Haiti and the Dominican Republic are the two wings of a single bird, two nations which share the beautiful island of Hispaniola. Echoing the cries of all the victims whose rights are denied them, and in keeping with our commitment to respect human rights, despite the social problems and financial difficulties caused by this forced repatriation, we intend to show respect for both wings of the bird. This is attested to by the welcome that Haiti gives all those men and women who cross our border, be they Haitians or Dominicans. In solidarity with disadvantaged minorities, we call for reparation, as much for Dominican citizens by birth but of Haitian origin as for Haitian citizens who have fallen victim to this repatriation.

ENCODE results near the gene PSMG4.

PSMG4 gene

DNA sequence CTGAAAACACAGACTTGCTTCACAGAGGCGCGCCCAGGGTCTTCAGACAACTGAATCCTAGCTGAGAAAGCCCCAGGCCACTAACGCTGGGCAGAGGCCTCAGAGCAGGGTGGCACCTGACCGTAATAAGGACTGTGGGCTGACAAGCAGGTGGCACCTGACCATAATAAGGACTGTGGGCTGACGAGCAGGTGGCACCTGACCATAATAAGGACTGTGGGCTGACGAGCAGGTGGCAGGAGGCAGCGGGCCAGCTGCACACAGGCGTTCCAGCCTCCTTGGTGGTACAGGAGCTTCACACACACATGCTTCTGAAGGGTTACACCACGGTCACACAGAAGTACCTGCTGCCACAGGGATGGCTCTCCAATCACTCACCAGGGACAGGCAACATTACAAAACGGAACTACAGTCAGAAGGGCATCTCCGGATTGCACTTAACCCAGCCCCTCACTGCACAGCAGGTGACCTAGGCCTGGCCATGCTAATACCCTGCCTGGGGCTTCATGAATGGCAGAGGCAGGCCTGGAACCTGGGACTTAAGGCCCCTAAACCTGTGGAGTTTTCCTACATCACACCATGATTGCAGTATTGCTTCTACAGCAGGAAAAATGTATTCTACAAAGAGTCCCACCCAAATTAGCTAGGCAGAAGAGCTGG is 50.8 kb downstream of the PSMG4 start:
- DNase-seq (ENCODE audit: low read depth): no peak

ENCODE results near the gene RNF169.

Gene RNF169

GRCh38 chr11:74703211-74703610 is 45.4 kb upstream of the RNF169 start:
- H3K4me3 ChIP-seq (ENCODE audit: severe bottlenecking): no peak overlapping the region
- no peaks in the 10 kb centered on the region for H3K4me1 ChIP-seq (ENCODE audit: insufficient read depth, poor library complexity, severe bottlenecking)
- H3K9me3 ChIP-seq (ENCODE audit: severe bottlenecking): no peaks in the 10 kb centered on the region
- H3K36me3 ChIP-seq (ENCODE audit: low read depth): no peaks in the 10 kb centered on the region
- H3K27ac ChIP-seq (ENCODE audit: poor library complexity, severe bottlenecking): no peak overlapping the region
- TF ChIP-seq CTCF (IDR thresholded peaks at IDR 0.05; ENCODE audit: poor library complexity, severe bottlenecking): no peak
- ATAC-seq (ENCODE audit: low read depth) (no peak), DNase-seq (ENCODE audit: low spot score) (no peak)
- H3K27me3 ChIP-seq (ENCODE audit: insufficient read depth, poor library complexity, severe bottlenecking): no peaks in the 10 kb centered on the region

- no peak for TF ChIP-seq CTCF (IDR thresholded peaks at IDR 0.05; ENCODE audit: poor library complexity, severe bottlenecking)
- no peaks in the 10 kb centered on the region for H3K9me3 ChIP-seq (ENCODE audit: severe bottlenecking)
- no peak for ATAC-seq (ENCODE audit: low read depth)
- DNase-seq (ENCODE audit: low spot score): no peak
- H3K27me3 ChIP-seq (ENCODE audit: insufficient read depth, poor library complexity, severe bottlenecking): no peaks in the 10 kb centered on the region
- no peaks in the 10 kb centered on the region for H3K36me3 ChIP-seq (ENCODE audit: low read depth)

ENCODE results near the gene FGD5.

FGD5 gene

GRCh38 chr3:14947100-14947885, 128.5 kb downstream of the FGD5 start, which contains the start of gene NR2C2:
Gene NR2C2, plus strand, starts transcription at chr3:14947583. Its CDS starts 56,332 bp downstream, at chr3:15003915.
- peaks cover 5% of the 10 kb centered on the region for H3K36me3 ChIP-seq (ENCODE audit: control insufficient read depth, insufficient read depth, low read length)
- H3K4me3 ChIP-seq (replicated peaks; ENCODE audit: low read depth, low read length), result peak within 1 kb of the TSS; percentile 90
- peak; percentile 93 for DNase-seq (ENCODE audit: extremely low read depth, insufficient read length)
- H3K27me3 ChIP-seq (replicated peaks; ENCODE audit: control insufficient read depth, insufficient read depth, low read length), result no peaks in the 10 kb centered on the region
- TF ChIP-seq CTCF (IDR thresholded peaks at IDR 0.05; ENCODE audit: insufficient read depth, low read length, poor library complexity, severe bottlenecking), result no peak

(spoken in Spanish)
It is not a matter of weeping when one realizes what is happening in the Dominican Republic; it is a matter of defending human rights, in the name of the Haitian people, in the name of all men who are really men and all women who are really women throughout the world. Therefore, we Haitians are working together with our Dominican brothers and sisters to be able to live in communion, with a continuing dialogue.
That is why, together with Dominican men and women who do not agree with this flouting of human rights, we Haitian men and women, we the entire Haitian people, declare to the world that we demand reparation.
We shall always walk side by side with the Dominican people as brothers and sisters, in order to live in peace, but a man worthy of the name can never bow his head when human rights are trampled upon as they now are in the case of Haitians born in the Dominican Republic or in Haiti, Haitians of Dominican origins, or Dominicans of Haitian origin. It is regrettable that the question of color comes into play even when Dominicans are involved.
(spoken in French)